iLab Student Laboratory

The Student Laboratory is moving!

Thank you for your patience as we move into our new space.  We will do our best to accommodate as many requests as possible. 

See iLab Offerings below to learn about the specific science curriculum that has been developed by Ochsner Education Outreach. 

If you are interested in requesting an iLab offering, please email EducationOutreach@ochsner.org. 

NOTE: We will start accepting iLab Requests for the 2019-2020 school year October 1st. 

The iLab, originally located at Ochsner Medical Center - New Orleans, was developed as an additional resource and training laboratory for schools in our community. It hosts student groups from middle school to college throughout the year. The iLab's outreach efforts were originally expanded to include its own lab curriculum thanks to a generous $5,000 gift awarded to Education Outreach by Cox Charities.

Students and Teachers can benefit from the iLab by:

  • Scheduling an Ochsner-led iLab visit. For more information, please see offerings below.
  • Reserving space to teach specific laboratory curriculum. Teachers are able to utilize the fully-equipped space, alleviating the need for school funded equipment and greatly expanding the types of hands-on modules that could otherwise not be conducted in the classroom.
  • Using the iLab as an extension of the resources already provided.

iLab Offerings

Blue and yellow Ochsner iLab logo.

The below curriculum has been developed by the Ochsner Education Outreach staff. To schedule an iLab visit for your class, please email EducationOutreach@ochsner.org.


Matched-Bone Marrow Transplant 

Educational Topics: DNA, Genetics, Gel Electrophoresis

Students learn about the function of bone marrow and the science behind matching donors and recipients for bone marrow transplantation. Students will perform gel electrophoresis on recipient and potential donor DNA to decide if they have any matches.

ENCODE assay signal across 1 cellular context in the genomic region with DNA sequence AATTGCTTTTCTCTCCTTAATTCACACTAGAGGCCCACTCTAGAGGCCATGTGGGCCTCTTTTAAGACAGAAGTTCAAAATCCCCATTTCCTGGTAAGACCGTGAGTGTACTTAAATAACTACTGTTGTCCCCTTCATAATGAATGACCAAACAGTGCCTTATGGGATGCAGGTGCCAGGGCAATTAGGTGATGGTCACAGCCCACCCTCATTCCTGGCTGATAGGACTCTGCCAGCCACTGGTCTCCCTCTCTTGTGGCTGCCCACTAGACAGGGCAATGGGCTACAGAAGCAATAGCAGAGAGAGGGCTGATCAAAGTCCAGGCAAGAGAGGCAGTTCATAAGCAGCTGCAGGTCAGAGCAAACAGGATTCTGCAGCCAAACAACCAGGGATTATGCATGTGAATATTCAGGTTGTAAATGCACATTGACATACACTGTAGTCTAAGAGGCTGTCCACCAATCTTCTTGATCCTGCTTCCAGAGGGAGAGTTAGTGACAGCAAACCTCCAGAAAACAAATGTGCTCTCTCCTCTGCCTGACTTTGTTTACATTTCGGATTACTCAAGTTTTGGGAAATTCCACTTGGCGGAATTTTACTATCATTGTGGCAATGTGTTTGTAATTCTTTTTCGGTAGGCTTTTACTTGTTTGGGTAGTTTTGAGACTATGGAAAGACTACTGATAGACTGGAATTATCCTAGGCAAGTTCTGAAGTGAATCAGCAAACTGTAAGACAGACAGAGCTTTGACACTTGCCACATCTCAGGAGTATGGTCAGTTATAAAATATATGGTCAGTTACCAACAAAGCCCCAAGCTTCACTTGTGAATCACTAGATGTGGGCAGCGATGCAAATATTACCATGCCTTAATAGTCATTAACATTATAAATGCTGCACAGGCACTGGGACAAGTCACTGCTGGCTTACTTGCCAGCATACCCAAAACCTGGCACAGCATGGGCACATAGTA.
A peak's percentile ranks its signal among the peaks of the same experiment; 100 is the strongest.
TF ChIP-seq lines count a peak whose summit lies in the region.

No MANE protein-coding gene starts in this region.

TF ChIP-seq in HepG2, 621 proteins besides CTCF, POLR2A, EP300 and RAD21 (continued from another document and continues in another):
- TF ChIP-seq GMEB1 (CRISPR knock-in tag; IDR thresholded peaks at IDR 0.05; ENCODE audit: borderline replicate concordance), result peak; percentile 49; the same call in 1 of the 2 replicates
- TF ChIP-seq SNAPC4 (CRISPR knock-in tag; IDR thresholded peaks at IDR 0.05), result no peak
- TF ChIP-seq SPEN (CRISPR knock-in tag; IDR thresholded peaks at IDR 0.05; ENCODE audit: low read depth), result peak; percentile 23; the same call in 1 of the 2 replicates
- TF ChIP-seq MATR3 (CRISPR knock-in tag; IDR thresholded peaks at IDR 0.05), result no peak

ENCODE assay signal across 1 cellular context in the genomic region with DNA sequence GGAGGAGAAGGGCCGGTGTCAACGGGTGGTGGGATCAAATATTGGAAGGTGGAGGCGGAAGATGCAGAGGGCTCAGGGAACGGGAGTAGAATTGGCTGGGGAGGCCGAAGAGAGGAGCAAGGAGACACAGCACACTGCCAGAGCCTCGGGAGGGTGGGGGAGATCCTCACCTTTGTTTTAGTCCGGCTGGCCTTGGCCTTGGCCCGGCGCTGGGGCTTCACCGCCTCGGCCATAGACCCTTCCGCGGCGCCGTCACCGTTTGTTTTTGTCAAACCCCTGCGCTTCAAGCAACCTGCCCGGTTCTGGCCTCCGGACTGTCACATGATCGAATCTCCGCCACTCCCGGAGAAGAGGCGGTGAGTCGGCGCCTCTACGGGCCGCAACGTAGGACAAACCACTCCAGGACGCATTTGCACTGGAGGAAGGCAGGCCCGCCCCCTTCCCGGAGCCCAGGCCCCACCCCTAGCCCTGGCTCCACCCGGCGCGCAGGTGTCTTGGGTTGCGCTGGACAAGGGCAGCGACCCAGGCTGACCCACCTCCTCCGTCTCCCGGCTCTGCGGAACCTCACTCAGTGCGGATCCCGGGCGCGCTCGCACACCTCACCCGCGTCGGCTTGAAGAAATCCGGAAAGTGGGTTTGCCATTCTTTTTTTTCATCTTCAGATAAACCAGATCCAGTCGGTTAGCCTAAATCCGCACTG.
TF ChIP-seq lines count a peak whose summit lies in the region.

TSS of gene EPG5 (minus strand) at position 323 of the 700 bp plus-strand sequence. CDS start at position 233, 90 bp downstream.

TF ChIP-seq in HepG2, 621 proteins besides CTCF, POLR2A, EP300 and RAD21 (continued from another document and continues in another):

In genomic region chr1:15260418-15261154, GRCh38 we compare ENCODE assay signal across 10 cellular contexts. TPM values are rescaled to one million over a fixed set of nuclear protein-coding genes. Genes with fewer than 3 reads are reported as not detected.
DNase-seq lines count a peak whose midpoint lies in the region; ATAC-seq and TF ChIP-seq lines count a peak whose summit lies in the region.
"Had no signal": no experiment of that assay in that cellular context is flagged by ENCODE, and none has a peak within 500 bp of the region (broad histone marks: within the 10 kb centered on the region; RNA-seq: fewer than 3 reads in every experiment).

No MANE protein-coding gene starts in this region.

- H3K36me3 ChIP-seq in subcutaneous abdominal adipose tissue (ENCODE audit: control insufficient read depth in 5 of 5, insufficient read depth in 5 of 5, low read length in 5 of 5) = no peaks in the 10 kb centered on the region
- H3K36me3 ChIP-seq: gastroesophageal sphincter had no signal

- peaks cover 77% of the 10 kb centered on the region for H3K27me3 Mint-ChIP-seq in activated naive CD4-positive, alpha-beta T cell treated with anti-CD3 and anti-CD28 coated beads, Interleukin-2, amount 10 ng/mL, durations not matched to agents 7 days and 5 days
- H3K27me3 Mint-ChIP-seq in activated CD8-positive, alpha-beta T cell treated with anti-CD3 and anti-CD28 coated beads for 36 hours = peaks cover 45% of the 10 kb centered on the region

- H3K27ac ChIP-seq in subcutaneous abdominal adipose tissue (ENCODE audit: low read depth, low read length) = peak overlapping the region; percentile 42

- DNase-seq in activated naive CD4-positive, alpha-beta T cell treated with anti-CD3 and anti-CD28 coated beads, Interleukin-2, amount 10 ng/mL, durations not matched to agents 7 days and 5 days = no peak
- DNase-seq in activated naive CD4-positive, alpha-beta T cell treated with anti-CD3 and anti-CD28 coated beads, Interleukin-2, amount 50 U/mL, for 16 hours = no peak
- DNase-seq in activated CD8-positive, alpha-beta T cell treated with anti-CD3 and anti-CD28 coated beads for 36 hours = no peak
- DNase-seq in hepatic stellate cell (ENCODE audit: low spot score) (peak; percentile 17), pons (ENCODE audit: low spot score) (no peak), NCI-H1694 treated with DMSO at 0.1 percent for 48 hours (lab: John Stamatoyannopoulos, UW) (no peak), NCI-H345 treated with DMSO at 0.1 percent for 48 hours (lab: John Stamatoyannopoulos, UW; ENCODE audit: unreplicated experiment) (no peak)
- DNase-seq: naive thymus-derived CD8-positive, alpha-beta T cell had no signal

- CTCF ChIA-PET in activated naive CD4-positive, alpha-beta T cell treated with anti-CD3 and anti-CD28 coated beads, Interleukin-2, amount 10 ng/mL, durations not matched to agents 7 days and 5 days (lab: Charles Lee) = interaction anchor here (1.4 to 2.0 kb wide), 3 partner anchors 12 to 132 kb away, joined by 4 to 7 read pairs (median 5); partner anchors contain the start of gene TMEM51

ELISA- Mapping a Flu Outbreak

Educational Topics: Immunology, Microbiology, Public Health

Students learn about the cells involved in protecting the body from infection. We create a mock flu epidemic by asking students to mix sample ‘body fluids’ with each other, one of which is infected with ‘flu’. The shared fluids are tested by ELISA to find out who is infected. Using this information, the class attempts to map the chain of infection and determine the initial infected student.

Cell Death- Testing New Cancer Drugs

Educational Topics: Cell Biology, Cancer, Spectrophotometry, Drug Development 

Students learn about the role mutations play in cancer development and the process of testing new cancer treatments. Using spectrophotometry, students compare the ability of several botanical compounds to kill cancer cells through apoptosis. Students calculate the percent cytotoxicity using a provided formula to determine how the test compounds compare with a current market drug.

Diabetes Explorer- Determining Diabetes Status

Educational Topics: Diabetes, Diagnostic Testing, Standard Curve Analysis, Spectrophotometry

Students learn about the molecular basis for diabetes as well as common symptoms and risk factors. The lab focuses on diabetes testing and diagnosis of 3 patients. Critical reading of the patient’s history for signs and symptoms allows students to predict the diabetes status of each patient. Spectrophotometry of patients’ blood samples (simulated blood), along with standard curve analysis, allows the calculation of the blood sugar concentration of each sample. Diabetes status is then assigned based on calculated blood glucose levels. Students then reflect on the agreement between predictions and actual results.

Henrietta’s Story- Exploring Differences Between Normal and Cancer Cells

Educational Topics: Cancer, Cell & Molecular Biology, HPV Virology, Public Health

Students learn about the role of HPV in cervical cancer, screening for cervical cancer and the contribution of Henrietta Lacks to scientific advances and bioethics. The lab centers around determining cancer risk for four patients based on cytology and HPV DNA analysis. Students assign cancer risk to patient cervical cells based on cell morphology and predict the HPV status of the sample. Gel electrophoresis on the corresponding DNA samples allows students to determine the HPV DNA status. Students reflect on the accuracy of their predictions and the consequences of the additional DNA information to the patient’s cancer risk.

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